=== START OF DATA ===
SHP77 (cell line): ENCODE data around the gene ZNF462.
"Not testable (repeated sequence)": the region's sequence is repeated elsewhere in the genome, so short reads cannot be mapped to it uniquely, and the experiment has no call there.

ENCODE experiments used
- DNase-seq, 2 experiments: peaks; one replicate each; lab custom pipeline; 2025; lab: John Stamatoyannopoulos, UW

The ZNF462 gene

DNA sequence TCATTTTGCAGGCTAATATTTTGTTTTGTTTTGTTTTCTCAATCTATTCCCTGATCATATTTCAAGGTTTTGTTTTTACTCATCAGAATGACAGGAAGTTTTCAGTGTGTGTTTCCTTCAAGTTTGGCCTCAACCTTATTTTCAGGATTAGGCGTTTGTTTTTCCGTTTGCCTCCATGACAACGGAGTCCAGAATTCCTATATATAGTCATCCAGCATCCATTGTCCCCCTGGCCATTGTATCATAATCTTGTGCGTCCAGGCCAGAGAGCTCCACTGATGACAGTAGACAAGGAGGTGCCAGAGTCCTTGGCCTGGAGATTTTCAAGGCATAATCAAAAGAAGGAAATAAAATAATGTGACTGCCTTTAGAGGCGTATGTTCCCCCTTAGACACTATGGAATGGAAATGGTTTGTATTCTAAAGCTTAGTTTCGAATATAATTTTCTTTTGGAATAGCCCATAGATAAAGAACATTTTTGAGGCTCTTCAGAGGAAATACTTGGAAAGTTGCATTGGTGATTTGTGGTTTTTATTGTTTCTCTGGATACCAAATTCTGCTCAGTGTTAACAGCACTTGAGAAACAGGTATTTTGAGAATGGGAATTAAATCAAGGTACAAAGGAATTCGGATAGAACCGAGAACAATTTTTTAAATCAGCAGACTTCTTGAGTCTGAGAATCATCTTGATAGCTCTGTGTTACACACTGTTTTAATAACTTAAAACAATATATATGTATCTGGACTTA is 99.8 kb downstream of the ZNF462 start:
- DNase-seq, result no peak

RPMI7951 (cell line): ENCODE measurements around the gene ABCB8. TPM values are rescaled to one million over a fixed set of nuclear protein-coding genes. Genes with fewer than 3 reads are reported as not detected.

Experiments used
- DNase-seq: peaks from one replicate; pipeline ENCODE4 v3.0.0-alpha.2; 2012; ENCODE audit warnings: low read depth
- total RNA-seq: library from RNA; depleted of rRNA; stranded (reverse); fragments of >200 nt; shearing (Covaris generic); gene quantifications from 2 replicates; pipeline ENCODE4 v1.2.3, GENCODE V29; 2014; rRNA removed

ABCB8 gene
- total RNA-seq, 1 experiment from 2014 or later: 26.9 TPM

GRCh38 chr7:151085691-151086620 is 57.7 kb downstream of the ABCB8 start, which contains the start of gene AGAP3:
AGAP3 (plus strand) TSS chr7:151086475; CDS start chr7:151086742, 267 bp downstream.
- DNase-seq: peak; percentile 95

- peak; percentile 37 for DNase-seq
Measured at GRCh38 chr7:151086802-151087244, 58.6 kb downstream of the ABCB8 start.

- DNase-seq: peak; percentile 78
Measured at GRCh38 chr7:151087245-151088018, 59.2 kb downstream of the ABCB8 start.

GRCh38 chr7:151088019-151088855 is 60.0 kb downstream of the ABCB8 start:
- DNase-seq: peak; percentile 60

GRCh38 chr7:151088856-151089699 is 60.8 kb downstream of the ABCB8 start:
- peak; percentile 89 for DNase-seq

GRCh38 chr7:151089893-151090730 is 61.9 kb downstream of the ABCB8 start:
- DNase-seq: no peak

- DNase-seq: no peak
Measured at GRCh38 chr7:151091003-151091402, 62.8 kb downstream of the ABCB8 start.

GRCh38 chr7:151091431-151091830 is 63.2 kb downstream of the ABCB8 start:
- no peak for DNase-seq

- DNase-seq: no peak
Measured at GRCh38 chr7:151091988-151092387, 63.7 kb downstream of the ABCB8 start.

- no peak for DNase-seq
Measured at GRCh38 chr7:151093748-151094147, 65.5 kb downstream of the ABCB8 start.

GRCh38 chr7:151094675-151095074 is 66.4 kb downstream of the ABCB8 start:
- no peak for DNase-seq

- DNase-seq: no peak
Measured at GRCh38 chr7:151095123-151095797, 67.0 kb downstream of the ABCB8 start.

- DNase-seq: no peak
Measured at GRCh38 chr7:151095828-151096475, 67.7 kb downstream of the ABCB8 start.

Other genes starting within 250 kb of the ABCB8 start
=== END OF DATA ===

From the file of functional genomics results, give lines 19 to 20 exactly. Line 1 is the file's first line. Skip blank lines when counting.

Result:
- DNase-seq: peak; percentile 78
Measured at GRCh38 chr7:151087245-151088018, 59.2 kb downstream of the ABCB8 start.